Ah, it's been a while since we've had a truly well-worn card to enjoy. The condition of this card also complements the weary, befuddled expression on Bob Kennedy's face. It's as if he's saying, "What's this 'head coach' malarkey?"
Fun facts about Bob Kennedy:
-Bob signed with his hometown Chicago White Sox in 1937, when he was only 16! Previously he had worked as a vendor at Comiskey Park.
-After a 3-game taste of the majors in 1939, the 19-year-old third baseman played 154 games with the Pale Hose in 1940, making him the first teenager in 40 years to top 150 games in a season. He hit .252 with 74 runs scored and 52 driven in, but slugged only .315.
-During World War II, he served first in Naval Aviation, and later in the Marines.
-In June 1948, Kennedy was traded to the Indians, and hit .301 in limited duty for the duration of the season. There are no specific pinch-hit stats available for that season, but we do know that he hit .395 (17-for-43) as a sub. He appeared in three World Series games, collecting an RBI single in one of his two at-bats as Cleveland won their last championship to date.
-In an expanded role in 1949 and 1950, he hit a cumulative .284 with 50 doubles, 10 triples, 18 home runs, and 111 RBI in 267 games with the Indians.
-He spent most of the 1954 season with the Orioles, who had just moved east from St. Louis. On July 30, his grand slam off of Yankee hurler Allie Reynolds was the first bases-loaded homer for any Oriole.
-Bob also played for the Tigers and Dodgers, and retired in 1957 with a .254 career average, 63 home runs, and 514 RBI in parts of 16 seasons.
-About that "Head Coach" thing: after the Cubs lost 94 games in 1960, owner Phillip K. Wrigley decided to institute a "College of Coaches" in place of a traditional manager. Basically, a small group of coaches from within the organization would rotate in the manager's position with the major league club, ensuring that there was a uniformity of instruction from the minors to the majors. I'm sure you predict a few problems. Players complained that each manager shuffled player roles as he saw fit, and the results were certainly poor: the Cubbies lost 90 games under four coaches in 1961, and plummeted to 103 losses the following year with three men sharing the helm. Kennedy was hired as the man at the top in 1963, but was still saddled with the title of "Head Coach". He oversaw a big improvement to 82-80 that year, though it was still only good for seventh place in the National League. Chicago slipped to 76-86 in 1964, and the Head Coach was cashiered early the next season with a 24-32 record. Leo Durocher was hired prior to the 1966 season, and unequivocably stated in his introductory press conference that his title would be "Manager". So that's that.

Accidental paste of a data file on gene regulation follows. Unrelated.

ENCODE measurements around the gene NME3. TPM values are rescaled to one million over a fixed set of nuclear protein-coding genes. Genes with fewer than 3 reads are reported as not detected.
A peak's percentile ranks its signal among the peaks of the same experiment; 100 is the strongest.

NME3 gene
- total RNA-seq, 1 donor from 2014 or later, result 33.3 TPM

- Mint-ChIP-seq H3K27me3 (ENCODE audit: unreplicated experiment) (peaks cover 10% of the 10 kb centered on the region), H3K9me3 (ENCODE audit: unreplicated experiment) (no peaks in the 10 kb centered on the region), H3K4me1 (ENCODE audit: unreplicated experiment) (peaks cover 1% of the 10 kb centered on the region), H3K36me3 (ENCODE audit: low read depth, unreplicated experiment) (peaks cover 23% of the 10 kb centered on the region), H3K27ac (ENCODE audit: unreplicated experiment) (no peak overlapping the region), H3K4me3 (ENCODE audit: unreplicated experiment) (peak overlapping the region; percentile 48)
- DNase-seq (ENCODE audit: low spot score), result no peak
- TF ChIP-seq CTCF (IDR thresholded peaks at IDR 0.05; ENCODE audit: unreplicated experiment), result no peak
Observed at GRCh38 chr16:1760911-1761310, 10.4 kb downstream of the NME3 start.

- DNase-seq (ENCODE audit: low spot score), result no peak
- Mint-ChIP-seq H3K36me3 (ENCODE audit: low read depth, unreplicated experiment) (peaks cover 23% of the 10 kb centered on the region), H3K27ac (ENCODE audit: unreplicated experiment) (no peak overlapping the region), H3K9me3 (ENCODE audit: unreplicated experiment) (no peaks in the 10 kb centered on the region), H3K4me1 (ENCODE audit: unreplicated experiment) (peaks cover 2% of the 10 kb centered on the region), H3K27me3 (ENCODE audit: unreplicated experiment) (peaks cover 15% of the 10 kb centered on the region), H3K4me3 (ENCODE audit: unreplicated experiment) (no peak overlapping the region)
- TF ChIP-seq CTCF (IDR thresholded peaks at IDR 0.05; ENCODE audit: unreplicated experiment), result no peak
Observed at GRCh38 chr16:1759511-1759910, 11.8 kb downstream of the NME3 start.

-Bob was hired as the Athletics' manager for their first year in Oakland in 1968, and again steered a significant turnaround, from 62-99 to 82-80. Seeking a contract extension at the end of his first season in charge of the A's, he was instead fired by fickle owner Charles O. Finley. He never managed again, but held front office jobs with the Cardinals (Director of Player Development and then Assistant GM), Cubs (GM), Astros (Assistant GM), and Giants (Assistant GM). He passed away in 2005 at the age of 84.
-A pair of his sons played pro ball. Bob Jr. was a seventh-round pick of the Cardinals in 1971, and never reached beyond Class A in five seasons. He later spent a decade scouting for the Mariners, Cubs, and Astros. Terry was also a Cards' draft pick, taken sixth overall in the first round in 1977. He was a catcher for 14 years in the majors with St. Louis, San Diego, Baltimore, and San Francisco. He was a four-time All-Star with a .264 average and 113 career home runs. He has managed in the minors for 11 seasons, and is currently the skipper for San Diego's AAA Tucson club.